Welcome to our CaringBridge website. The purpose of this blog is twofold: 1) to keep friends and family up-to-date with Pat's progress, and 2) to provide positive, yet realistic, updates as the next several months progress.
Pat had surgery on January 6, 2020 for a multi-level spinal fusion going from top of sacral (tailbone-S1), through lumbar (L5-L1), and up to of thoracic (T12 & T11) vertebrae. As most of you know, Pat has courageously been living with spinal stenosis caused by severe arthritis that he inherited (according to every ortho doc he has consulted). We are fortunate that the University of Iowa Hospital is so close to our home in Muscatine.
Pat has had a "sore back" most of his adult life. (He is 65.) He had two knee replacements before the spinal stenosis diagnosis in 2011. He went to an ortho doctor about his back when he tried to hike in Glacier National Park and could not go any further than about a quarter mile. Of course, as the not so understanding wife, I figured he was just in bad physical shape, but I knew this was different. Dr. Myles, a talented doctor at ORA in Davenport, gave up his lunch to patiently explain the "lay of the land." He referred Pat to the University of Iowa's Dr. Mendoza who gave him a choice of taking care of a herniated disk or having a fusion. Pat chose to get this disk repaired and had good relief for another three years. Shortly thereafter Pat had a shoulder replaced. By the time limiting back pain started up again, Dr. Mendoza had left and there was no other doc who conducted big fusions. He returned to Dr. Myles who sent him to Dr. Sundar for epidural steroid injections. These worked very well and only occasionally did Pat need pain killer such as Tramadol.
The spinal deterioration progressed. He would need to "rest his back" after walking shorter and shorter distances. Then he needed cervical spine fusion due to a completely dislodged disc in the summer of 2017. He happened to be at Mayo for other issues when this was addressed. Dr. Freedman performed a successful two-level fusion. (This talented man of faith was willing to tackle the lumbar area a year afterwards, but we decided to go back to the University of Iowa as they had a new young spine surgeon, Dr. Pugely, and it was close to home.) A second shoulder replacement was done shortly after. Thankfully all surgeries until now have given Pat relief and were successful.
Eventually the epidurals started to wear off. A heart attack in December 2018 necessitated that he stop the epidurals due to the use of a blood thinner. That is when the pain became unbearable. He moved to a cocktail of gabapentin, tramadol and rapid release Tylenol. (It is amazing how quickly the Tylenol takes effect. Especially when arising, the Tylenol would do its work so Pat could walk about 15 steps to a warm shower.) Pat does not like pain medication, but he learned quickly that it was important to adhere to the pain med administration timeline.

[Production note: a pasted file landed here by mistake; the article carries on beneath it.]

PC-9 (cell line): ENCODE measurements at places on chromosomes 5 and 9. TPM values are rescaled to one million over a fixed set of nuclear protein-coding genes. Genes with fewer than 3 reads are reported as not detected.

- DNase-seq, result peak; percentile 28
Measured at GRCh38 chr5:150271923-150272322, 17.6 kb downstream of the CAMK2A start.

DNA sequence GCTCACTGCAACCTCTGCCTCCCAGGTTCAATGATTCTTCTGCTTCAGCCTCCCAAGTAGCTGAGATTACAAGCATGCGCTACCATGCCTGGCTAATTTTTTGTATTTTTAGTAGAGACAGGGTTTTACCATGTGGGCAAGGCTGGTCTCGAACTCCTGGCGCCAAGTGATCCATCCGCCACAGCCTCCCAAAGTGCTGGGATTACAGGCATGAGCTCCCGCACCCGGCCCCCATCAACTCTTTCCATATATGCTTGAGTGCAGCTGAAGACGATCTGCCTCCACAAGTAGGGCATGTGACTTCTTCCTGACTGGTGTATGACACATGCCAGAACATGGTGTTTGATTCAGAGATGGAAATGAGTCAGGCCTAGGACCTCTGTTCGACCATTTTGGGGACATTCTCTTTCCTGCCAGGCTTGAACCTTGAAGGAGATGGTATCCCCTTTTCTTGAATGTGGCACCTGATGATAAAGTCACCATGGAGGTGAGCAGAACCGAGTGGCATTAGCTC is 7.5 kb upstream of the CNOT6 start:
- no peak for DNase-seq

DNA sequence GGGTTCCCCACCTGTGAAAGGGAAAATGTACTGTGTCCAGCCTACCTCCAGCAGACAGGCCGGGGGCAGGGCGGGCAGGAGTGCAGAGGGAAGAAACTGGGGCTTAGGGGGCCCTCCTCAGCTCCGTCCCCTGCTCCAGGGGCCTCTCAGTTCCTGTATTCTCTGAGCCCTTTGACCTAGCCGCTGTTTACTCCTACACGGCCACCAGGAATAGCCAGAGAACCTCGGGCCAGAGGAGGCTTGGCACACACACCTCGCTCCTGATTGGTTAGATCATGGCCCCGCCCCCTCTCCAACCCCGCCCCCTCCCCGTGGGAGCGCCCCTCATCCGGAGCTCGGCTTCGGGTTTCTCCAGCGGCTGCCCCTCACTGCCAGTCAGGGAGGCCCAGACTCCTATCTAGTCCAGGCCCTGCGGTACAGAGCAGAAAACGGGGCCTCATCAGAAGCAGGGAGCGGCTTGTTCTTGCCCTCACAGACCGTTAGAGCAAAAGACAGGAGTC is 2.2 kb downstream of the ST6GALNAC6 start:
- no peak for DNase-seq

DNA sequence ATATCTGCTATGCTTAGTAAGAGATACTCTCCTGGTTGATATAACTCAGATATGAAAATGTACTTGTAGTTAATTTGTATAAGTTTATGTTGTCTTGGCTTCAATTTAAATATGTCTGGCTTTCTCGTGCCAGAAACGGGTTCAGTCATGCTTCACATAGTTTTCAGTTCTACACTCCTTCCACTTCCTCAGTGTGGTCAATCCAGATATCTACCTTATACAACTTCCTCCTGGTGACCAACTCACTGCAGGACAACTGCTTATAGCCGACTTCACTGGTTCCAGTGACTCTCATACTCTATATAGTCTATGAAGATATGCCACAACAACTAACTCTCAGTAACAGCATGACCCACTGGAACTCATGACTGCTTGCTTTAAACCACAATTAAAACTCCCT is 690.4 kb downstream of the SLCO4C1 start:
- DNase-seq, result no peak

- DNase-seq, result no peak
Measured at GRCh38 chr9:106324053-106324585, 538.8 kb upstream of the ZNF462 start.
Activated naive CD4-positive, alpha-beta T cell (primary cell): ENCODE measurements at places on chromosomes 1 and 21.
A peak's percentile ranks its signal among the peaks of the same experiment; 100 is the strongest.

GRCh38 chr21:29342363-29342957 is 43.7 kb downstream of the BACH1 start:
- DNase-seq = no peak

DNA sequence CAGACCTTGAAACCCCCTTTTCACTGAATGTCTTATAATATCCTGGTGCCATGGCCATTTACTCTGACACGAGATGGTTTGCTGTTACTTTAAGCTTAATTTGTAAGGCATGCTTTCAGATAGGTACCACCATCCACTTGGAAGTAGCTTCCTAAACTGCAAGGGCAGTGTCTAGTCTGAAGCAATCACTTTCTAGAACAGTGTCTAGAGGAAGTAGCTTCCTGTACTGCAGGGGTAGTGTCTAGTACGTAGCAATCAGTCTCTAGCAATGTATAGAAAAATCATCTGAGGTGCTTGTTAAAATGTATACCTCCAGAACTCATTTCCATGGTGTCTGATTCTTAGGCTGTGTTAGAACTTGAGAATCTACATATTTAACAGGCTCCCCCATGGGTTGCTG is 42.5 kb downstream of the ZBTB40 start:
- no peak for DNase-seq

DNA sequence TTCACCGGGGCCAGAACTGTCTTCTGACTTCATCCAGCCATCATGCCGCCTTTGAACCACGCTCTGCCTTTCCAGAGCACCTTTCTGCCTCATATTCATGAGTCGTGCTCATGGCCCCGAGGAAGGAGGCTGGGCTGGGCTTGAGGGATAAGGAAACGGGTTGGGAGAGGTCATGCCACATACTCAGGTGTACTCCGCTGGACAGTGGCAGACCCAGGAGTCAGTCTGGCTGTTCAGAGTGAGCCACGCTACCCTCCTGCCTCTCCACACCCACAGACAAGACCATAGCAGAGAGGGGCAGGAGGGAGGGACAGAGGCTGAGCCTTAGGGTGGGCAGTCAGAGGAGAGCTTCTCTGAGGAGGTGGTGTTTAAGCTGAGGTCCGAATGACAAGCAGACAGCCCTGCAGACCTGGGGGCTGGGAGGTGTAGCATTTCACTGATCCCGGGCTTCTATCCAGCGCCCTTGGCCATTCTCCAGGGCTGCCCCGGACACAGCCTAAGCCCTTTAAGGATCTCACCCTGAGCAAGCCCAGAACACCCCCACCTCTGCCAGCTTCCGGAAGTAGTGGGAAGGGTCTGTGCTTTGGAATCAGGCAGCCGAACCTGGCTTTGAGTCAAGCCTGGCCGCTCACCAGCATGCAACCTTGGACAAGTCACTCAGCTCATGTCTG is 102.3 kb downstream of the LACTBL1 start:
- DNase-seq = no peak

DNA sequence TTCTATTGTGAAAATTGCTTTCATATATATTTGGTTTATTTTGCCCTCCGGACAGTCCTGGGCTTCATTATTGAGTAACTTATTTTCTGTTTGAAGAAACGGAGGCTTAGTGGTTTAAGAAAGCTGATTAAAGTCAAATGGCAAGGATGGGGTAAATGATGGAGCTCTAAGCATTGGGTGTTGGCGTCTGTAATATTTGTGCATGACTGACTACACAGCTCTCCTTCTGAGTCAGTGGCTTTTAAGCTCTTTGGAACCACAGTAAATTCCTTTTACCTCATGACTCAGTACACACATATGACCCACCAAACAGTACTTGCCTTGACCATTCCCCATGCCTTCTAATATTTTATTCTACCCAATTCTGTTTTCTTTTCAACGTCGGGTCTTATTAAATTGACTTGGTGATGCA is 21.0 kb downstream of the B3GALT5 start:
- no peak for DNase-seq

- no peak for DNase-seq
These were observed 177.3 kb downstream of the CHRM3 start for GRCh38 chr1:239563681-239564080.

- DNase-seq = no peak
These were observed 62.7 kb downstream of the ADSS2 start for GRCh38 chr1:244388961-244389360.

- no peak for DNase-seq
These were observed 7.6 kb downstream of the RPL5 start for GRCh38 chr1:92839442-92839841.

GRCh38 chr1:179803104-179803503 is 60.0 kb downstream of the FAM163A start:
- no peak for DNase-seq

We also learned to make accommodations as he could only tolerate about a half block of walking before resting. He finally gave in and started using a handicap sticker even though he would choose to use nonhandicap-designated parking spaces nearby, if possible. He would also time his pain killer medications for full effect when he anticipated walking distances. We also like to travel so wheelchair assist was a given. In addition, Pat started to use a cane as his balance was also a concern. Recently we went to Portugal and hired a guide who specializes in making places accessible, including the use of a wheelchair equipped van. All along, Pat continued his regular exercise routine on a NewStep walker at the local Y.
Dr. Pugely and his cardiologist said that he needed to be one year post heart attack before he could be taken off of blood thinner and thus be a candidate for spine fusion surgery. His pre-surgery checks included a full day with seven appointments (i.e., anesthesiologist, MRI, CT, X-rays, internal medicine, orthopedics, brace measurement). Dr. Pugely's team provided a very thorough appointment and was not rushed. Dr. Pugely stated that he had only seen a couple of cases with this severe of arthritis. Eventually it was determined that the fusion would begin at S1 and progress to T11. Pat clearly understood that this was not going to be a cure; rather, it would hopefully relieve much of the pain and enable him to walk longer distances. Most importantly, it would allow him to participate more actively in the lives of his children and grandchildren. Thus, the journey begins - - -